The Mikvah was even performed when a man decided to become a disciple of a Rabbi. It was a turning point in one’s life.
In essence, it was a Mikvah that John came offering to the populace.
The Greek word is baptizó, which means a complete change accomplished through immersion. A full immersion was required whether it was called a Mikvah or Baptism.
That said, John was the voice “crying out in the wilderness.” His was a call to repentance, an invitation to turn away from sin, and to prepare the “way of the Lord.” John gave the warning that the kingdom of heaven was at hand:
Matthew 3: 1 In those days came John the Baptist, preaching in the wilderness of Judaea, 2 And saying, Repent you: for the kingdom of heaven is at hand.3 For this is he that was spoken of by the prophet Esaias, saying, The voice of one crying in the wilderness, Prepare you the way of the Lord, make his paths straight.(AKJV)
Now Jesus had no need for repentance, He committed no sin, yet He went through this in order that all requirements be fulfilled for righteousness. So, what was He demonstrating? What was His declaration?
Clearly at this point in His life Jesus knew it was time for Him to set aside all things, turn and start His ministry. The Baptism demonstrated this decision. This was the beginning point of His journey that three years later led to the cross. His declaration was that the time to fulfill His Mission had arrived. The Holy Spirit descended upon Him attesting to this life changing, direction-modifying event when He came up out of the water. At this point the Father spoke audibly also attesting not only to the fact that Jesus was His Son, but that He was well pleased with Him.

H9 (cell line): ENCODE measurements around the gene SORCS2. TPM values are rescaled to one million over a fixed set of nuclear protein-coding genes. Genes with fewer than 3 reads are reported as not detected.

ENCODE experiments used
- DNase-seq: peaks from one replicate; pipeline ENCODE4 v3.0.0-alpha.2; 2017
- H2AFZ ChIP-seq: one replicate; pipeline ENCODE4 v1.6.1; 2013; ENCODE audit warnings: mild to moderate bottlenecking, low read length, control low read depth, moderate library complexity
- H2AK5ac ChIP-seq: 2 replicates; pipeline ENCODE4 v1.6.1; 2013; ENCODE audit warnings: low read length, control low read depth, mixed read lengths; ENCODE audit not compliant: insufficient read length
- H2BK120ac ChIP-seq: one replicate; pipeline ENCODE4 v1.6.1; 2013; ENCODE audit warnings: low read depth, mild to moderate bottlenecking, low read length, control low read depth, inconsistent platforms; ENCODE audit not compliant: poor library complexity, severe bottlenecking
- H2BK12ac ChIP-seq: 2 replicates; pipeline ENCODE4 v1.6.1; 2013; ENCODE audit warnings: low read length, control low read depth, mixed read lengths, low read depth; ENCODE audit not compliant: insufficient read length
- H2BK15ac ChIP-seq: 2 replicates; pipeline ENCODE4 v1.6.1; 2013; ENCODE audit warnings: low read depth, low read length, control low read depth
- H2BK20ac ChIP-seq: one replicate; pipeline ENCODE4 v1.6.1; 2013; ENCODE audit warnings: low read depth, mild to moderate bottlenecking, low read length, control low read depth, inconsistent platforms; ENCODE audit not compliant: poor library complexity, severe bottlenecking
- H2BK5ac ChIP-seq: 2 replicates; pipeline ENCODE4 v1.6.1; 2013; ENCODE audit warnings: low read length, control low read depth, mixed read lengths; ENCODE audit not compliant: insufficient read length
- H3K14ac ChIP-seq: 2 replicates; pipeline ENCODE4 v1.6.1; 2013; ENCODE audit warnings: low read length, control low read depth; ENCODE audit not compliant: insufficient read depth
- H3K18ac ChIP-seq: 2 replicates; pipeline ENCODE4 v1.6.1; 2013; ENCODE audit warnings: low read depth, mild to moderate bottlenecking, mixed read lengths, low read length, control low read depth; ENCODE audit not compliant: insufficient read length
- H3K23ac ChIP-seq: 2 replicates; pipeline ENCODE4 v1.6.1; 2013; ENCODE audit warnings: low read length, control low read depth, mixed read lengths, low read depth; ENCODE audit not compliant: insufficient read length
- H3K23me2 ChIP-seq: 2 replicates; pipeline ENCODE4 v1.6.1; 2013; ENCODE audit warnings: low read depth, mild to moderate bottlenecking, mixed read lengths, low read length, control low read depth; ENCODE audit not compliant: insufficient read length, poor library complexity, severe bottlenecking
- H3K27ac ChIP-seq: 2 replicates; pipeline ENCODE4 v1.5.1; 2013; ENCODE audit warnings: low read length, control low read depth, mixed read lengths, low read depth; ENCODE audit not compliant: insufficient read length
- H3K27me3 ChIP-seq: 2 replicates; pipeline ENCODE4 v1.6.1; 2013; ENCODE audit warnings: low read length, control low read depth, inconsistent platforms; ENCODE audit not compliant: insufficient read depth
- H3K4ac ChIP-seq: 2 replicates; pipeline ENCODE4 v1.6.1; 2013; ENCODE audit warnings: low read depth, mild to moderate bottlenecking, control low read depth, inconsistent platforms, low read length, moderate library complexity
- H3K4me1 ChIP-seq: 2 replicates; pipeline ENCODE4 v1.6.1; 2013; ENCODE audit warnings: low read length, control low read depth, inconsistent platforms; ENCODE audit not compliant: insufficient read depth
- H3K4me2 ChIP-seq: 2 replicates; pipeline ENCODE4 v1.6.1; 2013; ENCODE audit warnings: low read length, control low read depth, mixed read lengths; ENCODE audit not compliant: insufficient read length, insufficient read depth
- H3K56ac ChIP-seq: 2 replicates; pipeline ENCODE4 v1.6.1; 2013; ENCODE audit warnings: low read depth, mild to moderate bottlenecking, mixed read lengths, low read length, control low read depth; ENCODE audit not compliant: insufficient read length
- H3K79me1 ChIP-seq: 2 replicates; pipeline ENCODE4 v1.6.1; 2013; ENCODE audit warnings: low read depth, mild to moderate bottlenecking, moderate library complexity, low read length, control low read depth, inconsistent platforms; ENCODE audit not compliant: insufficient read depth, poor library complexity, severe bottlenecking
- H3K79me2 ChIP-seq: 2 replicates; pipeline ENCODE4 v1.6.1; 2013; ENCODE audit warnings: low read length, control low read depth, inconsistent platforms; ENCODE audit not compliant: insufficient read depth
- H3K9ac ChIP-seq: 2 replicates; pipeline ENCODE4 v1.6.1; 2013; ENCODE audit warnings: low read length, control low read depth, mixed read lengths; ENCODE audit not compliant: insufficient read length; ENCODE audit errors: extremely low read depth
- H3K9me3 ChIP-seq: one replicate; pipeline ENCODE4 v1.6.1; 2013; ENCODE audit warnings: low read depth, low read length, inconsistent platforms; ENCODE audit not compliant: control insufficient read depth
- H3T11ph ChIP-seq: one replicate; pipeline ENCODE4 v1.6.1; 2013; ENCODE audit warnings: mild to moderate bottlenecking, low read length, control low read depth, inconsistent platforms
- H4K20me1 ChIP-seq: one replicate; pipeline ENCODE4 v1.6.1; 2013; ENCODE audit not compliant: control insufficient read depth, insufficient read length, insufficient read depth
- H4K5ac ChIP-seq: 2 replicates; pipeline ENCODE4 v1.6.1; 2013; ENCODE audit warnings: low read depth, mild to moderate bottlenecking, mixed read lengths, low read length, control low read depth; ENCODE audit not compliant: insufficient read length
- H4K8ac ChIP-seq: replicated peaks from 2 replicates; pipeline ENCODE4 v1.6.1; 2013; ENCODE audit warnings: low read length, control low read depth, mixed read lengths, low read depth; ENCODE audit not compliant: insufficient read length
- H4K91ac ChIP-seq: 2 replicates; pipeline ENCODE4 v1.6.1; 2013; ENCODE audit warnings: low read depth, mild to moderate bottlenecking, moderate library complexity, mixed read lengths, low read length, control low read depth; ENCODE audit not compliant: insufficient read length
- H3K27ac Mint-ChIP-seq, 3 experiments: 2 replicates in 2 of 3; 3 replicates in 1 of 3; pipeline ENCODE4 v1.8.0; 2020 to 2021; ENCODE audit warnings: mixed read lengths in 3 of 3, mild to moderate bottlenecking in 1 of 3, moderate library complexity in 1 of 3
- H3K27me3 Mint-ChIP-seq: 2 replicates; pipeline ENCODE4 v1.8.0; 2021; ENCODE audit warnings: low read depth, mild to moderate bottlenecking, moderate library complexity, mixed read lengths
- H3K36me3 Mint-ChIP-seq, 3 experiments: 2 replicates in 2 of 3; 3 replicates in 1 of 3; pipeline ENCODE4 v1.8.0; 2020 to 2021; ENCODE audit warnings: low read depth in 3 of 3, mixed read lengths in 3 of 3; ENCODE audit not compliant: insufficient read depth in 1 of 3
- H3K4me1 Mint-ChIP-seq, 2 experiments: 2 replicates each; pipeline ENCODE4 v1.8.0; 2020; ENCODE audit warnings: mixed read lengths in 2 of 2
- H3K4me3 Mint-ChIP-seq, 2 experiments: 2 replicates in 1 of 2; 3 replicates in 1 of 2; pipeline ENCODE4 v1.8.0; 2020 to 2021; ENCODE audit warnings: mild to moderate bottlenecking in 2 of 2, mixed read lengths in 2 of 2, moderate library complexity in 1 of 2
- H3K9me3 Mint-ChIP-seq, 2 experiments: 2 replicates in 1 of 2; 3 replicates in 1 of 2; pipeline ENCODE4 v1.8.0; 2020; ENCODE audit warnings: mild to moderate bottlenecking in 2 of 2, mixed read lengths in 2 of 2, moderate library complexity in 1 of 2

The Holy Trinity was present at this point to launch the Mission . . . Selah!(think about it!)
Matthew 3: 16 And Jesus, when he was baptized, went up straightway out of the water: and, see, the heavens were opened to him, and he saw the Spirit of God descending like a dove, and lighting on him: 17 And see a voice from heaven, saying, This is my beloved Son, in whom I am well pleased.(AKJV)
dove descending on Jesus photo from lovinggrace.org
It was after His baptism that Jesus was led away into the wilderness. The first miracle was done after His return from the wilderness once He had been tested and tempted by the devil. It was after this that Jesus was called a Rabbi.
So, from this perspective, understand that the Baptism that you and I are commanded to go through as Christians is one that demonstrates both to us and to those that witness, that our decision is to repent of our sins, to turn away from the path we had been on, to be His disciples and follow Him, our Rabbi.
Baptism for a Christian is required only once. Important to note is that Baptism itself does not save us, rather it gives evidence of our salvation which is provided simply by our faith placed in our Lord. The decision to change course and to follow Jesus by faith is what saves us, then we go through our baptism as a demonstration of our decision. This public declaration solidifies in our mind and the minds of those that witness that we have made a life change. It is a serious subject before God.